How the Average American Can Help Punish Putin
The live-streaming of Ukrainians' suffering as Russia wages an unprovoked war on the country has outraged much of the world. Governments are leveling devastating financial sanctions on President Vladimir Putin for his aggression, and many Americans are looking for ways to do their part.
Cash donations are pouring in for Ukrainian causes and there is a movement to boycott Russian vodka. But can Americans also use their personal investment portfolios to show their support for Ukrainians?
Selling stocks and bonds that have any kind of link to Russia seems like it could be an effective way to pile more hurt on Putin's economy, especially if a lot of people do it. But there are some practical considerations. For one, how far do you want to take it? Would your plan include tossing out funds that have even the smallest allocation to Russian stocks? Or divesting from companies that sell to Russian consumers? Should you eliminate your holdings in any countries that may potentially support Russia, such as China?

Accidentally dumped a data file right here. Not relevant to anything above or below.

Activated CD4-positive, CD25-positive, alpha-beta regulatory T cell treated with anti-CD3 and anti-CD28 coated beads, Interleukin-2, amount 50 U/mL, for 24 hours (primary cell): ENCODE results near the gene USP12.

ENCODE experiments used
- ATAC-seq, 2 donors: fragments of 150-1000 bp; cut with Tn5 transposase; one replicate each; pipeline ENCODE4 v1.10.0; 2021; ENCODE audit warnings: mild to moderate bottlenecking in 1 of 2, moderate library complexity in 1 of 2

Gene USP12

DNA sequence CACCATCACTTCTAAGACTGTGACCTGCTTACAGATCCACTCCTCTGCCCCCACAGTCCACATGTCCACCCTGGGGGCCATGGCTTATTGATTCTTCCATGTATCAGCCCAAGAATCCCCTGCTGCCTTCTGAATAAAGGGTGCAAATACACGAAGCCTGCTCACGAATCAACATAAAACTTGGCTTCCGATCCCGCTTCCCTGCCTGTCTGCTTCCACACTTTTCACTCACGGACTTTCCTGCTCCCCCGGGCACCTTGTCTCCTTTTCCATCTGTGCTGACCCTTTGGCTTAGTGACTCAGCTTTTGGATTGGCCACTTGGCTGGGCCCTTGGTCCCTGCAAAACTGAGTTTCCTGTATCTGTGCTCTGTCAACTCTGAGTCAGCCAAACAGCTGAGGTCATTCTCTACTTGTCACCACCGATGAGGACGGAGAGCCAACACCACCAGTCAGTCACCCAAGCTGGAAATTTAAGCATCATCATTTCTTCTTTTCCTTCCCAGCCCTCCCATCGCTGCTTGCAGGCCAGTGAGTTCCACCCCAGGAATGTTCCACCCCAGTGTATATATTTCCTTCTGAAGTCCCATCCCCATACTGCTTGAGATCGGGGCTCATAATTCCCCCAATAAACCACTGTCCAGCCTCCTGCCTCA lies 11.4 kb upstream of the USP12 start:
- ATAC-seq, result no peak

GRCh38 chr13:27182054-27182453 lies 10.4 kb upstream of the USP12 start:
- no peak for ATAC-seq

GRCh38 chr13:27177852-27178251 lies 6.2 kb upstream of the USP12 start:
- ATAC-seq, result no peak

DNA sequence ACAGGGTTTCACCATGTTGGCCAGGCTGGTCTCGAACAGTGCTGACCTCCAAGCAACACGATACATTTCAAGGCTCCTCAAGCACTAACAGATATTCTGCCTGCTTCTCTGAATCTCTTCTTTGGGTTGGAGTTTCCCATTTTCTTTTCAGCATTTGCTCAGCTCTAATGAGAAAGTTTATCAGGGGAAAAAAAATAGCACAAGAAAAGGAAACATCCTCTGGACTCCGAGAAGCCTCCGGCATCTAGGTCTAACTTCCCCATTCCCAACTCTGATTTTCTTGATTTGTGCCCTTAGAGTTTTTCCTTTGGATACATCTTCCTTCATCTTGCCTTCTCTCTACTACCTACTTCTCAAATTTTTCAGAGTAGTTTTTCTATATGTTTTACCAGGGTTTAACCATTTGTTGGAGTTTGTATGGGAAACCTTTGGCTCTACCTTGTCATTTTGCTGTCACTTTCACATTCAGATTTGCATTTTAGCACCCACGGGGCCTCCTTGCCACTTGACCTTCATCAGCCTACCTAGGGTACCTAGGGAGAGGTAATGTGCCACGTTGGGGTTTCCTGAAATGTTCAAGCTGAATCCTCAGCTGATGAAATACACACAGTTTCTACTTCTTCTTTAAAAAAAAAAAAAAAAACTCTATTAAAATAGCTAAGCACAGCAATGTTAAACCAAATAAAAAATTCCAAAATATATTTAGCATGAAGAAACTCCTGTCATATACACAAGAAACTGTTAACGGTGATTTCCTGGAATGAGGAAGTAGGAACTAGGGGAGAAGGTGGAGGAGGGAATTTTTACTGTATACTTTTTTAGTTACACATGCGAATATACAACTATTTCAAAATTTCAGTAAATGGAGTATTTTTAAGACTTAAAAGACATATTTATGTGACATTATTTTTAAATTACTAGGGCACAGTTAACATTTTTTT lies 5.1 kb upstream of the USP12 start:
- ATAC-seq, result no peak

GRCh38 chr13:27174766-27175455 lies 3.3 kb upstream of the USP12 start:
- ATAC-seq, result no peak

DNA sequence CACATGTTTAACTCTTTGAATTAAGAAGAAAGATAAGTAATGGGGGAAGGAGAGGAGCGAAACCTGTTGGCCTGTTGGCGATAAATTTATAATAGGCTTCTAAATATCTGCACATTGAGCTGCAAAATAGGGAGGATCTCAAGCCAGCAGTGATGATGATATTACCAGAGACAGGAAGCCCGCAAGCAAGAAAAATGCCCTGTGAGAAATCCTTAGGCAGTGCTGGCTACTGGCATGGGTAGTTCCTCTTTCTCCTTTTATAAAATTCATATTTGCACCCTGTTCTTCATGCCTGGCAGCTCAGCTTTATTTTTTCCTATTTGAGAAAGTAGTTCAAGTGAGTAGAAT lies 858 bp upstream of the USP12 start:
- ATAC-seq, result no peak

The answers can be complicated. Most of us will have relatively minimal exposure to Russia, and hurrying to divest may amount to little more than a tax bill rather than real geopolitical change. Even so, the idea that any of your money might benefit Russia may now feel repugnant, and some people might derive moral satisfaction from cleaning out their portfolios to avoid any degree of support — now or in the future — for Putin. If that's you, here's how to evaluate your investments for opportunities to take a stand.
First, consider retirement accounts, such as 401(k)s. Russia is considered an emerging market and as such, its stocks and bonds aren't included in most mutual funds and exchange-traded funds in retirement portfolios. Fund research firm Morningstar estimates the average investor's retirement portfolio has less than 1% in Russian stocks and bonds.